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Researchers show mixotrophic fermentation process improves carbon conversion, boosting yields and reducing CO2

A team from White Dog Labs, a startup commercializing a mixotrophy-based fermentation process, and the University of Delaware have shown that anaerobic, non-photosynthetic mixotrophy—the concurrent utilization of organic (for example, sugars) and inorganic (CO2) substrates in a single organism—can overcome the loss of carbon to CO2 during fermentation to increase product yields and reduce overall CO2 emissions.

In an open-access paper published in Nature Communications, the researchers report on their engineering of the bacterium Clostridium ljungdahlii to produce acetone with a mass yield 138% of the previous theoretical maximum using a high cell density continuous fermentation process. In addition, when enough reductant (i.e., H2) was provided, the fermentation emitted no CO2. They further showed that mixotrophy is a general trait among acetogens.

The production costs for most chemicals via microbial fermentation are currently high compared to oil-derived products primarily because of operating costs associated with feedstock and feedstock processing. Consequently, first and second generation bioproduct manufacturing processes are economically challenged, particularly in light of recent low oil prices. One way to mitigate high feedstock cost is to maximize conversion into the bioproduct of interest. This maximization, though, is limited because of the production of CO2 during the conversion of sugar into acetyl-CoA in traditional fermentation processes.

Acetyl-CoA is a central building block and a link between glycolysis and almost all downstream metabolic pathways and serves as a focal point for the production of biofuels and industrial chemicals by microbial fermentations. However, the ability to achieve metabolically efficient production of acetyl-CoA is hindered by energetic requirements and biochemical pathway constraints, requiring the production of CO2 for every acetyl-CoA produced from glycolysis. Thus, one-third of all carbon in the feedstock is lost to CO2, resulting in maximum carbon conversion of 67% at best, and lower in actuality due to cell mass creation, cell maintenance needs and other constraints.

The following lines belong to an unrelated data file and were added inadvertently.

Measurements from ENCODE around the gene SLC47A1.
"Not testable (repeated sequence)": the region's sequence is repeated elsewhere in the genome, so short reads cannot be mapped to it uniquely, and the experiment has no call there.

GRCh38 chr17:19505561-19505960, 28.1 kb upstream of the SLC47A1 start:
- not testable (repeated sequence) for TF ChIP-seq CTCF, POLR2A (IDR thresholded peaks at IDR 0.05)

… [an] alternative approach that stoichiometrically converts sugar to acetyl-CoA is anaerobic, non-photosynthetic mixotrophic fermentation4 (here referred to as mixotrophy). … The amount of CO2 re-assimilated with mixotrophy depends upon the degree of reduction of the desired metabolite (product). The more reduced the product, the less CO2 can be re-assimilated, because NAD(P)H is directed towards product formation rather than CO2 fixation. However, this reducing equivalent deficiency can be overcome through H2-enhanced mixotrophy, whereby sufficient H2 is exogenously provided to fully recapture the CO2 lost in glycolysis. To avoid CO2 emissions associated with H2-production, electrolysis of water powered by solar, wind or hydroelectricity would be a preferred source and has achieved a level of maturity and success. Alternatively, syngas can be added to sugar fermentation to provide the necessary reducing power and carbon.

… In this study, we demonstrate the ability of a broad range of acetogenic organisms to conduct mixotrophy and H2- or syngas-enhanced mixotrophy without carbon catabolite repression (CCR), thus enabling sugar to metabolite yields that are not theoretically possible through heterotrophic (that is, traditional) fermentation.